Patient-centered comparative effectiveness research (CER) informs countless decisions made by doctors and their patients every day, but the field’s significance is often overlooked in discussions of health policy. To help stakeholders understand this critical research process, BPC hosted the first of two forums with leading experts on April 18. The forum’s panel, moderated by economist and Project HOPE senior fellow Dr. Gail Wilensky, featured Dr. Carolyn Clancy from the Veterans Health Administration, Dr. Joe Selby from the Patient-Centered Outcomes Research Institute (PCORI), Dr. Murray Ross from Kaiser Permanente Institute for Health Policy, and Jen Hyde, a heart valve ambassador with the American Heart Association. The panel was preceded by opening remarks from Dr. Jodi Segal of Johns Hopkins Medicine who provided a broad overview of the field of comparative effectiveness research.
Within the very wide-ranging panel discussion, which can be found below, dissemination of research findings was a major area of focus, with the panel agreeing that this has been a major limitation to date. Dr. Selby, executive director of PCORI, suggested numerous ways that researchers could improve communication of their findings, including by partnering with reputable websites or organizations that are already popular sources of information for providers or patients, and by ensuring that journal articles are published promptly and not behind paywalls. Dr. Ross, vice president of the Kaiser Foundation Health Plan and Director of the Kaiser Permanente Institute for Health Policy, suggested partnering with professional societies, which are trusted sources of information for providers. Dr. Clancy, who currently serves as the deputy undersecretary for health for Organizational Excellence at the VA and previously served as the director of the Agency for Healthcare Research and Quality (AHRQ), predicted that apps and social and traditional media would play major roles, and Ms. Hyde stressed that information needs to be readily sourced so patients and patient advocates can trust what they are reading.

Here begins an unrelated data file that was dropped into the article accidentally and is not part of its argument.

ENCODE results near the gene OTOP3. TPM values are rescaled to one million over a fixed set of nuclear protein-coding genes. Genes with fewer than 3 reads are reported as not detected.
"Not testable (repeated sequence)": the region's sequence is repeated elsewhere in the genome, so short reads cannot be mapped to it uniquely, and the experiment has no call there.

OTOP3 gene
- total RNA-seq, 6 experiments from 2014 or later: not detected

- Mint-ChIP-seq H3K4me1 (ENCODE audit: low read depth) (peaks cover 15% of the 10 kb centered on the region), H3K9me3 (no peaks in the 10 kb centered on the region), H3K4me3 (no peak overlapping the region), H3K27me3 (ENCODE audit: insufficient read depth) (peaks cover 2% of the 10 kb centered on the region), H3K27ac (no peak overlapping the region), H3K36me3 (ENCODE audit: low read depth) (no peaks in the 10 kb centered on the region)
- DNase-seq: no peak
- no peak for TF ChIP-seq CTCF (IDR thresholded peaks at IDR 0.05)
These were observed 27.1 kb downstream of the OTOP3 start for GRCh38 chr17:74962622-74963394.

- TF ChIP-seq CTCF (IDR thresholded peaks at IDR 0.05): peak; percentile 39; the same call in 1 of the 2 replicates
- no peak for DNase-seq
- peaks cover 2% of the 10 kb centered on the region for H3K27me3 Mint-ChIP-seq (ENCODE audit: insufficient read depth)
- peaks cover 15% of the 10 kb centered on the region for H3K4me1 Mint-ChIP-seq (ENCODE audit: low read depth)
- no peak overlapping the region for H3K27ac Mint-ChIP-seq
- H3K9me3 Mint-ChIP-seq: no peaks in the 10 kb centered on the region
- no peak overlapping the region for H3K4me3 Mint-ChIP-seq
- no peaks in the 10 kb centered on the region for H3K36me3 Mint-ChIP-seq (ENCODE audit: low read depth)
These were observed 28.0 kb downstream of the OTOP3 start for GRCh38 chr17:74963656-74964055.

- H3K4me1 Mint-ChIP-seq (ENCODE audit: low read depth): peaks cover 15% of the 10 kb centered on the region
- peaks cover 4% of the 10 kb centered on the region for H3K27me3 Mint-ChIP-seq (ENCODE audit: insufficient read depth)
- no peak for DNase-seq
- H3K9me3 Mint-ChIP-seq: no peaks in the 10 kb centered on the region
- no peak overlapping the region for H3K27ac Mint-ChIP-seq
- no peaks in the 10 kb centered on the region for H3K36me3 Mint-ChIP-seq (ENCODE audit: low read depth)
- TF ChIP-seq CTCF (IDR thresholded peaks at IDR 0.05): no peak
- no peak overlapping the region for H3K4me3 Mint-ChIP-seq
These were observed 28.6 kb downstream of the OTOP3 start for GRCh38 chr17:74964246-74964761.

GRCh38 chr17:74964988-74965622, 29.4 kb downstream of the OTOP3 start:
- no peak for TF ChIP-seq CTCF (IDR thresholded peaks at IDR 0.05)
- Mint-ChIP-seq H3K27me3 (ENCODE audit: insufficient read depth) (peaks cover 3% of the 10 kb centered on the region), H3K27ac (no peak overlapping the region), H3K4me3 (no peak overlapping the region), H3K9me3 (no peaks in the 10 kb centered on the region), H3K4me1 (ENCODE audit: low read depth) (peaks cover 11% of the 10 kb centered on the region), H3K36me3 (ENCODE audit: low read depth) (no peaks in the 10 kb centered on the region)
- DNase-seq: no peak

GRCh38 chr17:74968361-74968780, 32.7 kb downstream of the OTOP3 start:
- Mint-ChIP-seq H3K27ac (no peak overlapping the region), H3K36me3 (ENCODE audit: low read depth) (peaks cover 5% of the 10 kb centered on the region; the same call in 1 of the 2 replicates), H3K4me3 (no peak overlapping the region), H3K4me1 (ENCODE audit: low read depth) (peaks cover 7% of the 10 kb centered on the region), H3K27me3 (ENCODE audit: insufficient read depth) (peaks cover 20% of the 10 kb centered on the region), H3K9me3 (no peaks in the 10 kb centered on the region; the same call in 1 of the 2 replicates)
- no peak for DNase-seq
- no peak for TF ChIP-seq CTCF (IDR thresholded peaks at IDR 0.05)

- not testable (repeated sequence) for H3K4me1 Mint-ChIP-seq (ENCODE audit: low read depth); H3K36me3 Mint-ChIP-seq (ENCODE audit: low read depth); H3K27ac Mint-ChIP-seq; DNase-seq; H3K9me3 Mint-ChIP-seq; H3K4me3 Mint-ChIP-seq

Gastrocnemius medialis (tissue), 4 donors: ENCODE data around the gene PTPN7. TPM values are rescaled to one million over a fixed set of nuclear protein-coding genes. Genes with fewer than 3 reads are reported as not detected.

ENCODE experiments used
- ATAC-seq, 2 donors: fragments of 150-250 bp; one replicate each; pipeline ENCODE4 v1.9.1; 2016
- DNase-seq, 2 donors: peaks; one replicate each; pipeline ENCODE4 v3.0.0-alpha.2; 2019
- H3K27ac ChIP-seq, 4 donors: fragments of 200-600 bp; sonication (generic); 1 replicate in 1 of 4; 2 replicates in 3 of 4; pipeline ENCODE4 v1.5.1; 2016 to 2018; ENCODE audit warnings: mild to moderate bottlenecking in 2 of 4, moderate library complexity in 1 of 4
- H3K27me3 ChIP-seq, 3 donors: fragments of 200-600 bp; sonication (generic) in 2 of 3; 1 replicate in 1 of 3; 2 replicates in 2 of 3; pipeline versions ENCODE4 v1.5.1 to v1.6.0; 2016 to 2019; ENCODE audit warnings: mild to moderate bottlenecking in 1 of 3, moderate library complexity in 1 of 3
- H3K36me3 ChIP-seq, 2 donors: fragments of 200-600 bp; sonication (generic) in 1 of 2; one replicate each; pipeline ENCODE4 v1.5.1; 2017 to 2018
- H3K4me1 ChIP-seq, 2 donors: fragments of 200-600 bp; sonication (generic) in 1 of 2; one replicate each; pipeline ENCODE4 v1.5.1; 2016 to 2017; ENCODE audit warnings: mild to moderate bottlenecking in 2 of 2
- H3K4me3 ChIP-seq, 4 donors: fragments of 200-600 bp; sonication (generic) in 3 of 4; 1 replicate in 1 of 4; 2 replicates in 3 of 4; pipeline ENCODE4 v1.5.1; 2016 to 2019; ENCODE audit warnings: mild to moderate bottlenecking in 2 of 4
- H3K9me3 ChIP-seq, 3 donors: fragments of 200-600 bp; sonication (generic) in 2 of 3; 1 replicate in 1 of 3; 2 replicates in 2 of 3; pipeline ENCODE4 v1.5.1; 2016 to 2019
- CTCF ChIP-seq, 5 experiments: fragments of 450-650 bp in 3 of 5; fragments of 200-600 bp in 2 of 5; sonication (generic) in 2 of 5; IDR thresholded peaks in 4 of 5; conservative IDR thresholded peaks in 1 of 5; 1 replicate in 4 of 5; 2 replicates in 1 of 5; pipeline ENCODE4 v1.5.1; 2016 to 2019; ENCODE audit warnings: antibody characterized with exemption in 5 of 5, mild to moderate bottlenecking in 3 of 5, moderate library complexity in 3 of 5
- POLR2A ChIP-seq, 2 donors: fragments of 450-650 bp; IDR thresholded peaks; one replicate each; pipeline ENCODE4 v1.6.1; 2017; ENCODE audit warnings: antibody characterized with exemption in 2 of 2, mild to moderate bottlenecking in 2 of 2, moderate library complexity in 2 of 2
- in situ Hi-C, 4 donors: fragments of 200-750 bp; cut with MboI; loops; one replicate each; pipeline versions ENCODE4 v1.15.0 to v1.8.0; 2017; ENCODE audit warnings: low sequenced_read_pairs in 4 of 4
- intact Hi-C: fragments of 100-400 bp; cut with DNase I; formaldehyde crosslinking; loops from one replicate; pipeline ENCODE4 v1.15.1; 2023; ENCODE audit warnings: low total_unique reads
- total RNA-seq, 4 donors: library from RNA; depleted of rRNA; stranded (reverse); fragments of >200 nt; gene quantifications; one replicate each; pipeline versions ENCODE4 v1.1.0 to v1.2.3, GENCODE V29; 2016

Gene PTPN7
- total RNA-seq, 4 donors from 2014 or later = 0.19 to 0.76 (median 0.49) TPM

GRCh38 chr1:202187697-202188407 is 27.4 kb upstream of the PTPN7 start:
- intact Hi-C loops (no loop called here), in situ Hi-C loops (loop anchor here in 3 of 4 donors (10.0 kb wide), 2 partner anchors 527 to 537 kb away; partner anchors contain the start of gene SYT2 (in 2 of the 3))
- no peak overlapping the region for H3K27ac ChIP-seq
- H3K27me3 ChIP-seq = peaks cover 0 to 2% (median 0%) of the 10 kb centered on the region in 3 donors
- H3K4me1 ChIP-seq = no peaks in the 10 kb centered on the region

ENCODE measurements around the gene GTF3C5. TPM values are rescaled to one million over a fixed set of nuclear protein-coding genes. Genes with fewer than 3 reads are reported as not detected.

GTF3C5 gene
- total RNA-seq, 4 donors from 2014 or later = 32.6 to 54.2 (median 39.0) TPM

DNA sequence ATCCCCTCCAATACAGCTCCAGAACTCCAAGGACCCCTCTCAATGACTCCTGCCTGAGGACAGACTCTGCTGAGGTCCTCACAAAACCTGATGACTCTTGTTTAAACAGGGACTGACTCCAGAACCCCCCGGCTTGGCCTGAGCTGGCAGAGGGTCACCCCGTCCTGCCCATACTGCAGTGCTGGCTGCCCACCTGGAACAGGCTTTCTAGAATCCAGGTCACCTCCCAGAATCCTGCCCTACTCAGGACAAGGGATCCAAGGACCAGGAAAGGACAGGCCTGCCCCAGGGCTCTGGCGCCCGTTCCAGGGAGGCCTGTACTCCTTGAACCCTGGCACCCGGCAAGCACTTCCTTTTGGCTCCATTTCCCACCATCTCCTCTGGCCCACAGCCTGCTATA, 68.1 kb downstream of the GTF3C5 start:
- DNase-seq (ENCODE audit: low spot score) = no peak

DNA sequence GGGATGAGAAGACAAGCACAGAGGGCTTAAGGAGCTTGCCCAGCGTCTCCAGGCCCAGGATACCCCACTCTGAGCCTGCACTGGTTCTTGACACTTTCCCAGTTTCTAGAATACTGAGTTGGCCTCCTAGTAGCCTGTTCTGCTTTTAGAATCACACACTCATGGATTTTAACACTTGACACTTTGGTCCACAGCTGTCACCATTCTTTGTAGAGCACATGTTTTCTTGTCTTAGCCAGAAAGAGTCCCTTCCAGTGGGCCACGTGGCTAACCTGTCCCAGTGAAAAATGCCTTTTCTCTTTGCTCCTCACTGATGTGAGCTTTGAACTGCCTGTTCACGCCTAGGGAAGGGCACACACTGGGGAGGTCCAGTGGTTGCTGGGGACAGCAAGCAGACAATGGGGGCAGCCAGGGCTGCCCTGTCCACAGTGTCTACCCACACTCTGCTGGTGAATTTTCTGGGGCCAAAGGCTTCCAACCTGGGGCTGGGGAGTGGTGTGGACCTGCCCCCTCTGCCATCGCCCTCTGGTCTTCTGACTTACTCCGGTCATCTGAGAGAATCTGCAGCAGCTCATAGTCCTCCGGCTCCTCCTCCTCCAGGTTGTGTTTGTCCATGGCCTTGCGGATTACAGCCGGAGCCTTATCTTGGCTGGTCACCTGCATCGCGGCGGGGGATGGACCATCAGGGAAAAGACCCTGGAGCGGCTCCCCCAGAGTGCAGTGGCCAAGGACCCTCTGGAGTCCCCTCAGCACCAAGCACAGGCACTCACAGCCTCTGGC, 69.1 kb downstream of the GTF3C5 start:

The panel highlighted – on more than one occasion – that this information is most effectively incorporated into patient-physician conversations via shared decision-making tools, and briefly touched on the possibility of different care modalities – such as telehealth – being a way to bridge the knowledge gap for patients who do not have access to cutting-edge facilities.
Also discussed was the role of CER in comparing across treatment types. Dr. Wilensky noted that CER is often used globally to compare pharmaceuticals, but that there is a significant opportunity to also compare procedures and devices. While some of the research funded by PCORI compares pharmaceutical options, Dr. Selby reassured the audience that the vast majority of funded research involves multiple medical approaches as well as system-level interventions, and that PCORI focuses on conditions that are both prevalent and costly to society. Dr. Selby also noted that cross-type comparisons and system-level approaches are particularly salient for integrated health systems, with Dr. Ross elaborating that this is because these systems can more holistically track and manage their patients.
The panel also touched briefly on the relationship between CER and treatment costs, with the panel generally agreeing with Dr. Wilensky that questions of cost should take place after, and not as part of, drug and device approval processes.
Audience members raised many great questions, including the role of CER in evaluating effectiveness for sub-populations, which panelists agreed was a huge needed area of research that both PCORI and AHRQ were working on. The panel also remarked on the advances that precision medicine could bring and how genetic analyses could replace – or at least complement – the imprecise demographic categories we currently use to define sub-populations.
BPC’s second panel on this topic is slated for July and will focus on the future of patient-centered comparative effectiveness research, including politics, funding levels, regulatory barriers, dissemination and uptake of findings, and new areas of research.